Tuesday, June 28, 2011

Hidden behind the abstraction barrier

In the complicated modern world, most people only have the capacity to be experts on one or two things. But there are some fields, like biology or English, that most people have at least an elementary grasp on., whether  because they are common to take in college, useful for everyday life, or the subject of great debate. Computer science is not one of these fields. Most people are content to have their computer remain a black box (or grey box, in Windows' case), using it for internet or applications and oblivious to what goes on beneath the surface. My major almost feels like a secret society sometimes; we talk about it freely among each other with great interest, but whenever I talk much about it with a non-initiate, their eyes kind of glaze over and they change the subject and/or run away. I've learned not to try. But not today. I'm going to try to explain the concept of an abstraction barrier to you all.

The abstraction barrier is the reason why programmers like myself are able to work in nice, symbolic programming languages rather than manually flipping ones and zeroes. It is essentially a gap in knowledge that hides the complexity of some subsystem from the rest of the program. At the most basic level, this might be, for instance, an algorithm I write to sort a list. Once I have it working, I don't have to worry what sorting algorithm I used or what exactly happens every time I use it (unless I'm optimizing), I can just sort the list. I could go back and switch to use a completely different algorithm, and as long as it didn't take drastically longer to work, no one using my sort method would even need to know I'd done anything. I was in a class last week at my Seagate job and was struck by how much bit acrobatics a hard drive goes through to "open a file"--a single command in Python. Unless I'm a Seagate engineer, I don't need to worry about this at all.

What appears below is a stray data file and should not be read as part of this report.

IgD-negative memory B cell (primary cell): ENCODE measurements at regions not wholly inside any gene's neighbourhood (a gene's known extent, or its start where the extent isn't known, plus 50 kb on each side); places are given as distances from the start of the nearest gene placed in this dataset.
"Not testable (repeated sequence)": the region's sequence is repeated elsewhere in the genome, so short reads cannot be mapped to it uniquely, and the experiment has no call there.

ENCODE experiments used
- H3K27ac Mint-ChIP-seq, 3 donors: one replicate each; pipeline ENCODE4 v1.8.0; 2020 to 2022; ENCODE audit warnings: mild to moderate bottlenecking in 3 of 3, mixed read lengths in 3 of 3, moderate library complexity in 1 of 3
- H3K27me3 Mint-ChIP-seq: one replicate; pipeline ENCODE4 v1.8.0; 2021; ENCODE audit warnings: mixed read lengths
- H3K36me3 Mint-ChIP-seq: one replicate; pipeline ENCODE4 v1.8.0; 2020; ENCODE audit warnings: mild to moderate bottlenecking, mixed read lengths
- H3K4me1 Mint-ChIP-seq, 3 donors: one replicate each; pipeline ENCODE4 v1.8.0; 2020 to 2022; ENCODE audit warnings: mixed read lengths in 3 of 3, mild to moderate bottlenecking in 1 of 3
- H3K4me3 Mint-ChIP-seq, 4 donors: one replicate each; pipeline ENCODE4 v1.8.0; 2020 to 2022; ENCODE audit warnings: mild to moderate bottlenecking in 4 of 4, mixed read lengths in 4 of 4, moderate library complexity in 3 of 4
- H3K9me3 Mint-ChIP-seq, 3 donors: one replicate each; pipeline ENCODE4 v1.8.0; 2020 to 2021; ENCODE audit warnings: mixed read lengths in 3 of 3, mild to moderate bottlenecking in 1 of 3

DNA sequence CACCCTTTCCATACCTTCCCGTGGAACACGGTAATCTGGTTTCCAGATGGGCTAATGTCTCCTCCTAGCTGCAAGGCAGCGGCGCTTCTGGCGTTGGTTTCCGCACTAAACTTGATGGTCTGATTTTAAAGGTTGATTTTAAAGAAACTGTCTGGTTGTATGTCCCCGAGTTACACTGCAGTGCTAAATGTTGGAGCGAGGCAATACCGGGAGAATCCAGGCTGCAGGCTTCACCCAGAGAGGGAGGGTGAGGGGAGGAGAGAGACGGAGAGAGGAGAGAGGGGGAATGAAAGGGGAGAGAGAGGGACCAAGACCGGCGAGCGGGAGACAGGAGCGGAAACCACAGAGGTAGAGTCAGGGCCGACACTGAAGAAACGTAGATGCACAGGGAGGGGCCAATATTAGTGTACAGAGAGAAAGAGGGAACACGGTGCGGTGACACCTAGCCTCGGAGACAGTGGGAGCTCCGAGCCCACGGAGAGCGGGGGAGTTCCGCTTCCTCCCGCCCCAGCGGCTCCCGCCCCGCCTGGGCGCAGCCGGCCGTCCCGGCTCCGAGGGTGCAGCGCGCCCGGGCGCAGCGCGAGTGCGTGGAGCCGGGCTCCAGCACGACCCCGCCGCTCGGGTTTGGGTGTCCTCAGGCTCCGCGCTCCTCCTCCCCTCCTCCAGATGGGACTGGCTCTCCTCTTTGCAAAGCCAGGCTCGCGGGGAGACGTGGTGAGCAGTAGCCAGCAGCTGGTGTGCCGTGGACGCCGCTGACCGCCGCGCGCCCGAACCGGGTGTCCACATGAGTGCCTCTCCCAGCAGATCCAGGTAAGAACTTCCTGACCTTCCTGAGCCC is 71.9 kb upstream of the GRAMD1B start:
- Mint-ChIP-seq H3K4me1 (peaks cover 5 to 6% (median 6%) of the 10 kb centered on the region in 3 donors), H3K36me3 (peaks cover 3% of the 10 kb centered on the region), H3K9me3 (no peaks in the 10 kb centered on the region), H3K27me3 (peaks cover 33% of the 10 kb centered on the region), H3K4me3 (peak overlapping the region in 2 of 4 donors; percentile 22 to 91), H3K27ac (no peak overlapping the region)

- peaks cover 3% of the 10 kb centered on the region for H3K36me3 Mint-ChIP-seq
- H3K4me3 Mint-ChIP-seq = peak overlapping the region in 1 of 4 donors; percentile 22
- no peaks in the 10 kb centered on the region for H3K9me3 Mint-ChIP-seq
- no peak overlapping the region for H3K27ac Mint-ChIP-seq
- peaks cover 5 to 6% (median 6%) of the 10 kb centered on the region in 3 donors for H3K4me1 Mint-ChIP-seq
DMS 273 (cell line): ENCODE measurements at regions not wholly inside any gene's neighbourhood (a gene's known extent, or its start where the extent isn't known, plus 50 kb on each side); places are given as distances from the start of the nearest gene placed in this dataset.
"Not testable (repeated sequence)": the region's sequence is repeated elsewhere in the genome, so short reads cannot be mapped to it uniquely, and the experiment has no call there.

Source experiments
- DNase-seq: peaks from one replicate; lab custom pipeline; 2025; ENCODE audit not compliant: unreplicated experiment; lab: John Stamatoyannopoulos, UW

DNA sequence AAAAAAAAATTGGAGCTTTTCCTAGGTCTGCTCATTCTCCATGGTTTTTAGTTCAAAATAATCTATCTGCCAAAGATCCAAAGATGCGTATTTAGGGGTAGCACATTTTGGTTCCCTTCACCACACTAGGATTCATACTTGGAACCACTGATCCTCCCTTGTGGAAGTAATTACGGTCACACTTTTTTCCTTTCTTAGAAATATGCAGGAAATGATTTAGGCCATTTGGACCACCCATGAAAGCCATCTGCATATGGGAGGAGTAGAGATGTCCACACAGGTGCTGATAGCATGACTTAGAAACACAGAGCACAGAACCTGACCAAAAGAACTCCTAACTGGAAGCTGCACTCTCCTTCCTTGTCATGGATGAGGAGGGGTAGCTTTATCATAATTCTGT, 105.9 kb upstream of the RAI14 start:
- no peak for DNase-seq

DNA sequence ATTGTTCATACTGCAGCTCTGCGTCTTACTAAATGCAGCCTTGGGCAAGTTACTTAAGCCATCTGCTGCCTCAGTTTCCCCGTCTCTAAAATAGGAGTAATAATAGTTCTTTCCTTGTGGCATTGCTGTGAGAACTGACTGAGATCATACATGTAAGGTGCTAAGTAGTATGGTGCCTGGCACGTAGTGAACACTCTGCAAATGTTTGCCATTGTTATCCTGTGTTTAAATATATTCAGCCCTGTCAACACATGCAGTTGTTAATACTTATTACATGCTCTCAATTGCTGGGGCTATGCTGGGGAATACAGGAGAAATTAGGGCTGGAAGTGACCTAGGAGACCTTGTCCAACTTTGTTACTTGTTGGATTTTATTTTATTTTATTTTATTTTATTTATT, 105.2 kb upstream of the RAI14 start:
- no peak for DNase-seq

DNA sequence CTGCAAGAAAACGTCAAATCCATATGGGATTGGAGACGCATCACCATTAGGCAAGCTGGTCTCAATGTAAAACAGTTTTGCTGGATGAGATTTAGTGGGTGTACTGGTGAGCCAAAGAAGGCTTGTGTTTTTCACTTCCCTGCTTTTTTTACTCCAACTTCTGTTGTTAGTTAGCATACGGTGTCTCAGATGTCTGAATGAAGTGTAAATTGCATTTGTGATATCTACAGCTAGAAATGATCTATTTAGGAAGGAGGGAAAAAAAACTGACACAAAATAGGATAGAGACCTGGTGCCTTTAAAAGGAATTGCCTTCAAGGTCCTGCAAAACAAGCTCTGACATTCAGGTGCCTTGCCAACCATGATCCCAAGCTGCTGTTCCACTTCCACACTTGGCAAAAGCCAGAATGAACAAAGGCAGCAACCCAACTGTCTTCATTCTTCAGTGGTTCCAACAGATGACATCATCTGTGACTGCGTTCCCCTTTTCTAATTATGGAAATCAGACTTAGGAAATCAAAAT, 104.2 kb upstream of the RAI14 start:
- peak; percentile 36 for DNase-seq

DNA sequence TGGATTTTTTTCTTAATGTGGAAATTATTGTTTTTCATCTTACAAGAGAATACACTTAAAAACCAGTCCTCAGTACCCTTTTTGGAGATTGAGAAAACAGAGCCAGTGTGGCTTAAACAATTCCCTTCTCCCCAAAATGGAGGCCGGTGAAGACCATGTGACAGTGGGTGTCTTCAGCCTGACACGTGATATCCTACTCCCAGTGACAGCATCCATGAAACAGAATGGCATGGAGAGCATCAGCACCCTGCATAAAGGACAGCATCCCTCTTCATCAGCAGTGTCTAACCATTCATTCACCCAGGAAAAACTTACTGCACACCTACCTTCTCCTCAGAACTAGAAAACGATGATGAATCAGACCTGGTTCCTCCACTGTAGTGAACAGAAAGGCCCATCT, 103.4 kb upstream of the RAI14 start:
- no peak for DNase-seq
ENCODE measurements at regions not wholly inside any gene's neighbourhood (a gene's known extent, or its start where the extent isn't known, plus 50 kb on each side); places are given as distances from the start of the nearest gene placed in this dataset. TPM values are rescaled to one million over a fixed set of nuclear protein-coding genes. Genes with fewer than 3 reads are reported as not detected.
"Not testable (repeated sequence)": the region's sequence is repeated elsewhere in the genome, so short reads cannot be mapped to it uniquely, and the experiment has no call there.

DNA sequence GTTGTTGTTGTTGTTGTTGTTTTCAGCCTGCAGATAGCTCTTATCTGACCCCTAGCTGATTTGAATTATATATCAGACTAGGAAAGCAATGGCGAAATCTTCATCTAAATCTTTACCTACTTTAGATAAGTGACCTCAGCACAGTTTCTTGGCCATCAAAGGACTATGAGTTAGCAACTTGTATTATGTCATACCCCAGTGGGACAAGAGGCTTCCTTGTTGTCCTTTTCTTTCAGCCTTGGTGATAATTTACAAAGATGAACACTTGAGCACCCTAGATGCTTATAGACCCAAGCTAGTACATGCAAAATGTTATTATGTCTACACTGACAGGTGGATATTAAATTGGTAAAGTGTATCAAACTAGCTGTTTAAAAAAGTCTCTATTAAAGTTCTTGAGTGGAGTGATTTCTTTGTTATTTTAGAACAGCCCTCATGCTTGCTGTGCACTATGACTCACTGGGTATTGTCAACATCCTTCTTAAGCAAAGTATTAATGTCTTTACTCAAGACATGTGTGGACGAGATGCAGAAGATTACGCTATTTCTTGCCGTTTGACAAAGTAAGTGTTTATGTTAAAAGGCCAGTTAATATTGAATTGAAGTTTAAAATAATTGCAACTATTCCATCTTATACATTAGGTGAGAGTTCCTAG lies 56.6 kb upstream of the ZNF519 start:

Once I internalized the idea of abstraction barriers in programming, I started to see them everywhere. For instance, the internet itself--a mind-boggling amount of infrastructure goes to make it easy for you to connect to a Wi-fi hotspot and check your Facebook. And don't forget how your web browser makes sense of all those bits flying at you--to the computer, a video, a list of E-mails, and this blog all look the same. Outside of technology, the organization of a company is set up to make it easy for others to acquire, say, paper, without worrying about how it's produced, transported, or any of the other challenges that go into orchestrating these things. People can even be abstraction barriers, of a sort. As I was writing a help page for my program today, I realized an obvious feature it was missing and added it. This turned out to be painfully slow, though, and I spent over an hour figuring out why and improving it so my program wouldn't hang for half a minute. I could write another entire post on some of the tricks I used. When I committed my work, though, I mentioned none of this--I just "allowed recursive searching from the default directory."

Abstraction barriers are convenient slipcovers we put over a world that is far too complex to grasp in its entirety. They allow programs to work cleanly, without getting in each others' business, all below the surface of what you're doing on a computer. And now you know something about computer science.

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